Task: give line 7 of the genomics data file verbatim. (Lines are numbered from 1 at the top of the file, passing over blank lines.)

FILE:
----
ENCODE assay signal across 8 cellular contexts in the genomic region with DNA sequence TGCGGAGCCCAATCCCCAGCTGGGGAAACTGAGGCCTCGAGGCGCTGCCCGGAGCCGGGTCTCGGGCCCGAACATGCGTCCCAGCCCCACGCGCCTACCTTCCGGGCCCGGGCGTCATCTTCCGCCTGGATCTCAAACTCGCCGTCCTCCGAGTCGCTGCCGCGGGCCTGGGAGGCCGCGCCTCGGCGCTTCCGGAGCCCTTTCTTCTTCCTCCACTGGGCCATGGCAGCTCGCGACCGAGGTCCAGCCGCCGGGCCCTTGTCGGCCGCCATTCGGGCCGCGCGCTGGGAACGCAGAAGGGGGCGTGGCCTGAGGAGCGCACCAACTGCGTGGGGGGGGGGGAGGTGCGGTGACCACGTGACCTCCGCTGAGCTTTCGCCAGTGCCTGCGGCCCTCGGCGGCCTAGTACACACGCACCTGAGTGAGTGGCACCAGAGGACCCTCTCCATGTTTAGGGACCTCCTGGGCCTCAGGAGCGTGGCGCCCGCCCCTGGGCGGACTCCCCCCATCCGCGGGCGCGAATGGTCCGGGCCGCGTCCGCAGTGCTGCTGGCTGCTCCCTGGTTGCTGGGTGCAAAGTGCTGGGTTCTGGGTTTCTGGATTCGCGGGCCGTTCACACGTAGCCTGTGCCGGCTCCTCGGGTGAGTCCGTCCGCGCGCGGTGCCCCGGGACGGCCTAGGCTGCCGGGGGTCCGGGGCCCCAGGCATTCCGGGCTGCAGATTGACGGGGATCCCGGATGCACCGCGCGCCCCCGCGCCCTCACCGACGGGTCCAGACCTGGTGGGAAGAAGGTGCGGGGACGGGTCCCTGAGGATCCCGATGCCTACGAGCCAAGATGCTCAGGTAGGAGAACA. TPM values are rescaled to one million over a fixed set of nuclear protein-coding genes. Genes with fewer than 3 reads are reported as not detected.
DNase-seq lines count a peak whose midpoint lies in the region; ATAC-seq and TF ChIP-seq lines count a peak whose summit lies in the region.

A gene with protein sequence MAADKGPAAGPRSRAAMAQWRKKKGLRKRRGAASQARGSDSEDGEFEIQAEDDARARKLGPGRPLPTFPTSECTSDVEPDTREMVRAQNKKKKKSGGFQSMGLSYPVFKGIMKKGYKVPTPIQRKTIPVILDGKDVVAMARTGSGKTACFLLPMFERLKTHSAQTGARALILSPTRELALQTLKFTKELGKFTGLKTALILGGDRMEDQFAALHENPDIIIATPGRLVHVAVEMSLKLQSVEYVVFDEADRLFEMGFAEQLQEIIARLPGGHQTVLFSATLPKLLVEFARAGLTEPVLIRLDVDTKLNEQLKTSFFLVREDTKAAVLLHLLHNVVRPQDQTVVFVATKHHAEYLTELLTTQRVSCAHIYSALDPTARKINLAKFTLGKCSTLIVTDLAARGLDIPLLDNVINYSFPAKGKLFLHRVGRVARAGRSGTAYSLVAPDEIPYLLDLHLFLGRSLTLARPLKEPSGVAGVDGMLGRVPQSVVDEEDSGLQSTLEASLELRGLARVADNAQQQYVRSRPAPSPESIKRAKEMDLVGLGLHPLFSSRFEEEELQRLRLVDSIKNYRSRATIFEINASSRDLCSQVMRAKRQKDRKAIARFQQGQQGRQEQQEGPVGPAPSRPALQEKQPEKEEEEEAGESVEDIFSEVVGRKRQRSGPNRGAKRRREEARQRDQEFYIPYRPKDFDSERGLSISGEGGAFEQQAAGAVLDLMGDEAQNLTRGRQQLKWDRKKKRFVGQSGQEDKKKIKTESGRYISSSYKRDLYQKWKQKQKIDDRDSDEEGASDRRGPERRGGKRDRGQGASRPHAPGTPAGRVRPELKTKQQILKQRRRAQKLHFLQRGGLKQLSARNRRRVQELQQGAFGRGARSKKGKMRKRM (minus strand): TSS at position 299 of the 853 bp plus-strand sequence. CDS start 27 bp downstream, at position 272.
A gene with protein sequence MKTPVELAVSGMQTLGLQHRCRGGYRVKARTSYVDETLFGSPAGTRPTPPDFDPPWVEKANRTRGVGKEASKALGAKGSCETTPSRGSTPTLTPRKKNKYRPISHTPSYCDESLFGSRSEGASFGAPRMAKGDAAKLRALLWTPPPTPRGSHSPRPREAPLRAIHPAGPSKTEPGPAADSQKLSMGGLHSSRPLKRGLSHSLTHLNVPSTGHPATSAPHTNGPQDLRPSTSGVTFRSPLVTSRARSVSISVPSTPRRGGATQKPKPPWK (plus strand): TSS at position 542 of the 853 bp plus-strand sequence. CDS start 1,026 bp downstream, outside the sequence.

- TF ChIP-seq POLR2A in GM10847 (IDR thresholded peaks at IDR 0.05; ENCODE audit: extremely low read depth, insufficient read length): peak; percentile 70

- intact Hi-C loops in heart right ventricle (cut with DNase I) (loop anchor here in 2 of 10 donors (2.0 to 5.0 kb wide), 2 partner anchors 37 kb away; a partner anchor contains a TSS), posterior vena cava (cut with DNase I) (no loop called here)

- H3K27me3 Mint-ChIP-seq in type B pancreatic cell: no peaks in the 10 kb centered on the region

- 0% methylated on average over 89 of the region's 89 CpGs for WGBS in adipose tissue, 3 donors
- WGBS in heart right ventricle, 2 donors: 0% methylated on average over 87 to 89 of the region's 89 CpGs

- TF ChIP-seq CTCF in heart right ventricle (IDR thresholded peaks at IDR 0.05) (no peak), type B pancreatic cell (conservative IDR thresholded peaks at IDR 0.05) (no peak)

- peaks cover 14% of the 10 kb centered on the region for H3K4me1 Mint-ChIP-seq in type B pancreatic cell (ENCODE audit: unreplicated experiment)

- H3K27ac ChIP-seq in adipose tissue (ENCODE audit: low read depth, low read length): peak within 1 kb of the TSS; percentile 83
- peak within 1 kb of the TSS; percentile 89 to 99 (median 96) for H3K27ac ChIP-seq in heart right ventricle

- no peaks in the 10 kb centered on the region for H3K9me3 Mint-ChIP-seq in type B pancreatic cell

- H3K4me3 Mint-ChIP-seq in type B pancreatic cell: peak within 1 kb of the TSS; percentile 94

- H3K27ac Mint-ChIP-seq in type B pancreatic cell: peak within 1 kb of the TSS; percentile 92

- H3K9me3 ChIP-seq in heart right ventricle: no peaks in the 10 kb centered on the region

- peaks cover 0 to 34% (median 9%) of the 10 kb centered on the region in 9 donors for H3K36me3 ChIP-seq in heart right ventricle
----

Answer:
- H3K27me3 Mint-ChIP-seq in type B pancreatic cell: no peaks in the 10 kb centered on the region